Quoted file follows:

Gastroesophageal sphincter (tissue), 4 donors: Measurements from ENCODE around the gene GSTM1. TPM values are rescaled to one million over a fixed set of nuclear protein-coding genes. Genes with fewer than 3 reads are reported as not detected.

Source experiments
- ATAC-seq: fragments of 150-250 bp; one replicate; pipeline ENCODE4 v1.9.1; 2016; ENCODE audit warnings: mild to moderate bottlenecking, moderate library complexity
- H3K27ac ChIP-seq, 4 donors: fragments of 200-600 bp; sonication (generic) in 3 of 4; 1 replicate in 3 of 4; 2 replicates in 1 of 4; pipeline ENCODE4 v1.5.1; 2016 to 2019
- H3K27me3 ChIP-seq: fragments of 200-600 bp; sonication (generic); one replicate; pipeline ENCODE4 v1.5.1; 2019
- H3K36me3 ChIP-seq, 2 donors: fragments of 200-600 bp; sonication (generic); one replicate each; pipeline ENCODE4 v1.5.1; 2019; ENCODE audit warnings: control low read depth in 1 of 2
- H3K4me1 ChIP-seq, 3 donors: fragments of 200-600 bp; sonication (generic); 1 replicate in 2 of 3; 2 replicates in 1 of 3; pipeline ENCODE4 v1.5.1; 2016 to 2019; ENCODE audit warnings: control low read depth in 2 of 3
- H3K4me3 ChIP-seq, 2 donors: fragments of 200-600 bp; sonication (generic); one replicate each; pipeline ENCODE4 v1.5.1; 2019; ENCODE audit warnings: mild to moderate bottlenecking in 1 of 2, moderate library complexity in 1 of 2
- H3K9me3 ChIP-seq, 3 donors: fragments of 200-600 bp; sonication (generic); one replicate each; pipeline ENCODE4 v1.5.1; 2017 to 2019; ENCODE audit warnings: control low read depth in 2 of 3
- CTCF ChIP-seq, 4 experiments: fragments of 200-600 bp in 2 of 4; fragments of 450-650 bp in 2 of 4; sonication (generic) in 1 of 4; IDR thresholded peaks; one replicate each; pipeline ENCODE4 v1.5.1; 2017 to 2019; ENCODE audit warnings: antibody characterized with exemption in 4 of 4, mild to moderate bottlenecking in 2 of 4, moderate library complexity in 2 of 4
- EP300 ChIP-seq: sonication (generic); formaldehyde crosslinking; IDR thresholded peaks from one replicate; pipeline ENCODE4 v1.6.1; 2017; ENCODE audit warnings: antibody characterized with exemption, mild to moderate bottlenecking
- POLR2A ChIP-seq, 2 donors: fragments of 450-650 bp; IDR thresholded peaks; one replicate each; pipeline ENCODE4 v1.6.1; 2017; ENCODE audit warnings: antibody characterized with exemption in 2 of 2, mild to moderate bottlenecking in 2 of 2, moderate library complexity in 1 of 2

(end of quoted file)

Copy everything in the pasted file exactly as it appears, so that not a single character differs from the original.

Gastroesophageal sphincter (tissue), 4 donors: Measurements from ENCODE around the gene GSTM1. TPM values are rescaled to one million over a fixed set of nuclear protein-coding genes. Genes with fewer than 3 reads are reported as not detected.

Source experiments
- ATAC-seq: fragments of 150-250 bp; one replicate; pipeline ENCODE4 v1.9.1; 2016; ENCODE audit warnings: mild to moderate bottlenecking, moderate library complexity
- H3K27ac ChIP-seq, 4 donors: fragments of 200-600 bp; sonication (generic) in 3 of 4; 1 replicate in 3 of 4; 2 replicates in 1 of 4; pipeline ENCODE4 v1.5.1; 2016 to 2019
- H3K27me3 ChIP-seq: fragments of 200-600 bp; sonication (generic); one replicate; pipeline ENCODE4 v1.5.1; 2019
- H3K36me3 ChIP-seq, 2 donors: fragments of 200-600 bp; sonication (generic); one replicate each; pipeline ENCODE4 v1.5.1; 2019; ENCODE audit warnings: control low read depth in 1 of 2
- H3K4me1 ChIP-seq, 3 donors: fragments of 200-600 bp; sonication (generic); 1 replicate in 2 of 3; 2 replicates in 1 of 3; pipeline ENCODE4 v1.5.1; 2016 to 2019; ENCODE audit warnings: control low read depth in 2 of 3
- H3K4me3 ChIP-seq, 2 donors: fragments of 200-600 bp; sonication (generic); one replicate each; pipeline ENCODE4 v1.5.1; 2019; ENCODE audit warnings: mild to moderate bottlenecking in 1 of 2, moderate library complexity in 1 of 2
- H3K9me3 ChIP-seq, 3 donors: fragments of 200-600 bp; sonication (generic); one replicate each; pipeline ENCODE4 v1.5.1; 2017 to 2019; ENCODE audit warnings: control low read depth in 2 of 3
- CTCF ChIP-seq, 4 experiments: fragments of 200-600 bp in 2 of 4; fragments of 450-650 bp in 2 of 4; sonication (generic) in 1 of 4; IDR thresholded peaks; one replicate each; pipeline ENCODE4 v1.5.1; 2017 to 2019; ENCODE audit warnings: antibody characterized with exemption in 4 of 4, mild to moderate bottlenecking in 2 of 4, moderate library complexity in 2 of 4
- EP300 ChIP-seq: sonication (generic); formaldehyde crosslinking; IDR thresholded peaks from one replicate; pipeline ENCODE4 v1.6.1; 2017; ENCODE audit warnings: antibody characterized with exemption, mild to moderate bottlenecking
- POLR2A ChIP-seq, 2 donors: fragments of 450-650 bp; IDR thresholded peaks; one replicate each; pipeline ENCODE4 v1.6.1; 2017; ENCODE audit warnings: antibody characterized with exemption in 2 of 2, mild to moderate bottlenecking in 2 of 2, moderate library complexity in 1 of 2